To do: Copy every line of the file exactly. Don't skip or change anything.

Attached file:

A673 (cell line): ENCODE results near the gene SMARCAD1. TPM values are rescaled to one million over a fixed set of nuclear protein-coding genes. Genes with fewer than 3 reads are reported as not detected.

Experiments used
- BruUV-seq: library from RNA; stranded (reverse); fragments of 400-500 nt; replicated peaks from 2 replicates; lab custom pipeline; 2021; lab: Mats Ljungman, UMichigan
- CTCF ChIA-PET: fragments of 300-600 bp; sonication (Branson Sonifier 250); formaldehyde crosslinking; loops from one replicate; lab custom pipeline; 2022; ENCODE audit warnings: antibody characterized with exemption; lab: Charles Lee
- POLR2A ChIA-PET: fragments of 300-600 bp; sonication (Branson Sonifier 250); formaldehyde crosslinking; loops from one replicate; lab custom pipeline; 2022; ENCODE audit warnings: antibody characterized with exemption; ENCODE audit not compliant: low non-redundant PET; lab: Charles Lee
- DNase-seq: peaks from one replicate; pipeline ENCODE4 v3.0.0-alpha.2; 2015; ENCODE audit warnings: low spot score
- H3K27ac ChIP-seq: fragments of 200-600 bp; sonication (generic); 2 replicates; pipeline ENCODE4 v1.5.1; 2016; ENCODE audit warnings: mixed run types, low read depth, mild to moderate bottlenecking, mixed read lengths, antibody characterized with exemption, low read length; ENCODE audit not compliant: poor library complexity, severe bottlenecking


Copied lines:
A673 (cell line): ENCODE results near the gene SMARCAD1. TPM values are rescaled to one million over a fixed set of nuclear protein-coding genes. Genes with fewer than 3 reads are reported as not detected.

Experiments used
- BruUV-seq: library from RNA; stranded (reverse); fragments of 400-500 nt; replicated peaks from 2 replicates; lab custom pipeline; 2021; lab: Mats Ljungman, UMichigan
- CTCF ChIA-PET: fragments of 300-600 bp; sonication (Branson Sonifier 250); formaldehyde crosslinking; loops from one replicate; lab custom pipeline; 2022; ENCODE audit warnings: antibody characterized with exemption; lab: Charles Lee
- POLR2A ChIA-PET: fragments of 300-600 bp; sonication (Branson Sonifier 250); formaldehyde crosslinking; loops from one replicate; lab custom pipeline; 2022; ENCODE audit warnings: antibody characterized with exemption; ENCODE audit not compliant: low non-redundant PET; lab: Charles Lee
- DNase-seq: peaks from one replicate; pipeline ENCODE4 v3.0.0-alpha.2; 2015; ENCODE audit warnings: low spot score
- H3K27ac ChIP-seq: fragments of 200-600 bp; sonication (generic); 2 replicates; pipeline ENCODE4 v1.5.1; 2016; ENCODE audit warnings: mixed run types, low read depth, mild to moderate bottlenecking, mixed read lengths, antibody characterized with exemption, low read length; ENCODE audit not compliant: poor library complexity, severe bottlenecking